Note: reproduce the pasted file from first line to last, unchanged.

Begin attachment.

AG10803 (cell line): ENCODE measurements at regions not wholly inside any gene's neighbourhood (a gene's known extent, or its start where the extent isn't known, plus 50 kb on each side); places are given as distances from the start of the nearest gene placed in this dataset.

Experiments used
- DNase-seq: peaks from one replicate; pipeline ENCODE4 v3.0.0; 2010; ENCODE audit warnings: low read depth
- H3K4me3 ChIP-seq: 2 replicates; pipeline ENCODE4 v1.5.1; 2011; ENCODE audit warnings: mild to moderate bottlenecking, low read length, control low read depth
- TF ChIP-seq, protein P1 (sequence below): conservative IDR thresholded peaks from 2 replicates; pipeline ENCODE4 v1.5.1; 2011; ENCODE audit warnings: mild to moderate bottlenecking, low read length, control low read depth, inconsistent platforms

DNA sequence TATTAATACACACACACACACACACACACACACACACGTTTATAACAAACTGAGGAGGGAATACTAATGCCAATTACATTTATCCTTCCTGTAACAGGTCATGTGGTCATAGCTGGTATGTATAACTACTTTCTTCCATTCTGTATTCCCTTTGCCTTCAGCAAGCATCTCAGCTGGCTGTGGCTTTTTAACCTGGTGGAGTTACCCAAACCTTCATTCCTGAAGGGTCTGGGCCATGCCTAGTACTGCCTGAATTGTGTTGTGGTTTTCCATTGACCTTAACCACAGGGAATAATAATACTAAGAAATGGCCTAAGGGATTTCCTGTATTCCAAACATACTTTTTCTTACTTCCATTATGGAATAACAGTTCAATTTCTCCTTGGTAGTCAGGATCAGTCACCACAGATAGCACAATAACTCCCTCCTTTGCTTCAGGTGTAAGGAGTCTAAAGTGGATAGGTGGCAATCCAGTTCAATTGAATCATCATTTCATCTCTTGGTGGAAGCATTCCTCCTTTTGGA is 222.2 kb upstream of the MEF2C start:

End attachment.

AG10803 (cell line): ENCODE measurements at regions not wholly inside any gene's neighbourhood (a gene's known extent, or its start where the extent isn't known, plus 50 kb on each side); places are given as distances from the start of the nearest gene placed in this dataset.

Experiments used
- DNase-seq: peaks from one replicate; pipeline ENCODE4 v3.0.0; 2010; ENCODE audit warnings: low read depth
- H3K4me3 ChIP-seq: 2 replicates; pipeline ENCODE4 v1.5.1; 2011; ENCODE audit warnings: mild to moderate bottlenecking, low read length, control low read depth
- TF ChIP-seq, protein P1 (sequence below): conservative IDR thresholded peaks from 2 replicates; pipeline ENCODE4 v1.5.1; 2011; ENCODE audit warnings: mild to moderate bottlenecking, low read length, control low read depth, inconsistent platforms

DNA sequence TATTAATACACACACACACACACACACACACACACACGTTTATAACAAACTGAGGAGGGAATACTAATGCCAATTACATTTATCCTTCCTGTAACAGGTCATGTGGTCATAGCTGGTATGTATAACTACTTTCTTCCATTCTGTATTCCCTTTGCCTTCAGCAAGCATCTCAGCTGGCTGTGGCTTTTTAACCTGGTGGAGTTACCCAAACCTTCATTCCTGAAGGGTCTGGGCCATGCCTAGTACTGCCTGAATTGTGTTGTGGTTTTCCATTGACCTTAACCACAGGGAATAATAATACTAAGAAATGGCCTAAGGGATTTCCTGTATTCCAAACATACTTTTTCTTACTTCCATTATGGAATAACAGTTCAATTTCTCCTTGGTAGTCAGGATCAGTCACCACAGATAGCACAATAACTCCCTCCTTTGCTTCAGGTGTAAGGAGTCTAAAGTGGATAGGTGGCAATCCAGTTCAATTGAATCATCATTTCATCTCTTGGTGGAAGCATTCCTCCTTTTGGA is 222.2 kb upstream of the MEF2C start: